This week’s playlist:
“Reflektor” & “Born at the Right Time” & “Radiohead”
The epic title track to Arcade Fire’s epic, career-shifting album closes with bongos, congas and other drums, which reminded me of many of the tracks from Paul Simon’s 1990 album The Rhythm of the Saints (in my mind, a better album than its companion and predecessor Graceland). The squeeze-box in “Born at the Right at the Time” hinted toward the accordion in “Radiohead,” from Talking Head’s under-appreciated True Stories, from David Byrne’s movie (starring John Goodman) of the same name.
“Idioteque” & “After the Disco”
I kid myself that the band Radiohead named themselves after the Talking Heads song – it’s a fun delusion, so I’m going to keep believing it. “After the Disco” seemed apropos as a follow-up to “Idioteque” – even if they’re similar only in song title association. (Incidentally, I was a bit disappointed in this, Broken Bells’ sophomore effort, although I suppose it would have been tough for anything to adequately follow-up that excellent 2010 debut.)
“I Wasn’t Born to Follow”
At this point, a beautiful, pared-down Beth Orton tune seemed the perfect complement to all these men and their layers of instruments and synthesizers.
“Growin’ Up” & “An Ocean in Between the Waves” & “Reptile”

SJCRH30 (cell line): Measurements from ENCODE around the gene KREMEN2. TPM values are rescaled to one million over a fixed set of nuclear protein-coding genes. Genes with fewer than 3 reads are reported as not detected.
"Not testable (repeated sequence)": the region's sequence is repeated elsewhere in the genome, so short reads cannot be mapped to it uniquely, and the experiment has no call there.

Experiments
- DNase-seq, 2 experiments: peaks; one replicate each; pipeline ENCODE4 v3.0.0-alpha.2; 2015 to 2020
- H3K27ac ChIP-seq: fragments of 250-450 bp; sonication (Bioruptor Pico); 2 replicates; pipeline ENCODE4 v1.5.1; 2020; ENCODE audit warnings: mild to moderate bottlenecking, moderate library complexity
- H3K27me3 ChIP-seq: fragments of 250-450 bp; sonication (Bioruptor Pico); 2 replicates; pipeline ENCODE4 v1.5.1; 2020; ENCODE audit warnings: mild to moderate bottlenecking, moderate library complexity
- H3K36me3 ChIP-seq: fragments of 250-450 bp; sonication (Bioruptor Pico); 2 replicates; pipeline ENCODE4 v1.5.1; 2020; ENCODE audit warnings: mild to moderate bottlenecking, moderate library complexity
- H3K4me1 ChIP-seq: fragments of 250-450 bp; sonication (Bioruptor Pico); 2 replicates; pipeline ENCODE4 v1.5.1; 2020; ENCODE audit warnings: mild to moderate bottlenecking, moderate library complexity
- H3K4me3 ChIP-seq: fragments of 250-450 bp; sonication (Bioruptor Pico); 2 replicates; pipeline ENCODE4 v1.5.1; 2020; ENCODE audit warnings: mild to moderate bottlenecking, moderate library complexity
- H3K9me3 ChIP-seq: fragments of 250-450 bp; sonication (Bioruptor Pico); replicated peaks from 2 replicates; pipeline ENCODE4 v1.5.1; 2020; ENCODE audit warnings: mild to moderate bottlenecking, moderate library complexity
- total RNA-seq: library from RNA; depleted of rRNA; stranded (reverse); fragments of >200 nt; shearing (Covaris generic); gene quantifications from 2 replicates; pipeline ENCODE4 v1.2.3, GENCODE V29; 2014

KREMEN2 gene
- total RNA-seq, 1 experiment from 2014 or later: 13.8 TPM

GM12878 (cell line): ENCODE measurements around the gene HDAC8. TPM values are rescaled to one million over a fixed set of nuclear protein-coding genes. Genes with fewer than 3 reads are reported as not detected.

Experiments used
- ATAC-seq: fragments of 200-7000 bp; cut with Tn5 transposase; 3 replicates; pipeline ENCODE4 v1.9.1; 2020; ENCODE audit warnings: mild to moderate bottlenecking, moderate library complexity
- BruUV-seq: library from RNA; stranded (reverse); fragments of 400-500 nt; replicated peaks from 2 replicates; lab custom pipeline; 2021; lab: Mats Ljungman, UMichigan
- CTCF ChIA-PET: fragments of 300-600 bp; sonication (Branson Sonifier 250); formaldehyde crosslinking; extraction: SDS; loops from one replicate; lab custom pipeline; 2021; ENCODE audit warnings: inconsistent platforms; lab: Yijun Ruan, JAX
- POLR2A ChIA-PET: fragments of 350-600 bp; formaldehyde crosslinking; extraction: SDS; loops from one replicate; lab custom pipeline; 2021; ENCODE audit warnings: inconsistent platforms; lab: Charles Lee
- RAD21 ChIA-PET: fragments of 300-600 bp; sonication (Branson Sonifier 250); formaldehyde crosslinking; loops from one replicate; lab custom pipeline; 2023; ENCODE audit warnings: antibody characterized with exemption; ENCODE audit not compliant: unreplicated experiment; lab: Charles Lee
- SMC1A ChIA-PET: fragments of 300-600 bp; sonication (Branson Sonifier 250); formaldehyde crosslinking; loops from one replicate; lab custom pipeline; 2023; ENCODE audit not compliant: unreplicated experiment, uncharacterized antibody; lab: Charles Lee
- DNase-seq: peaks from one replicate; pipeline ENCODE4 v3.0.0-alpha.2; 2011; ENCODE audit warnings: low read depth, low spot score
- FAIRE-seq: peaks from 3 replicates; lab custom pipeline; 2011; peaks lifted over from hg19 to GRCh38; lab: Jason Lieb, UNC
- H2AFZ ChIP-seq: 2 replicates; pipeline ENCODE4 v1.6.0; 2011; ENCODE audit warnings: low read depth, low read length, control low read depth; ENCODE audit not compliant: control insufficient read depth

More than one review of The War on Drugs’ new album Lost in the Dream (my favorite album of 2014 so far) compares it to early ’80s Bruce Springsteen, and I supposed I can see the connection, but I also hear more obscure ’80s acts in the production – like The Church. I’m not a huge fan of that Springsteen era, so I chose something from his first album, still one of his best, in my opinion. And “Reptile” is one of the hits from Starfish, but most of the songs on that album these days could qualify as hits – it’s an album that has held up well after all these years.
“Rattlesnake” & “Logic of Color”
“Rattlesnake” seemed like the obvious follow-up to “Reptile.” And since I played a track from my favorite album of this year, I thought I should play the final track from my second-favorite album of this year. Wye Oak’s Shriek is a stellar album, and all those curmudgeons who are bemoaning the loss of Jenn Wasner’s guitar-heavy sound need to take a better listen to how deftly the synth and keyboard complement her voice and Wye Oak’s sound in general. Artists must grow: the weight of stagnation is too great.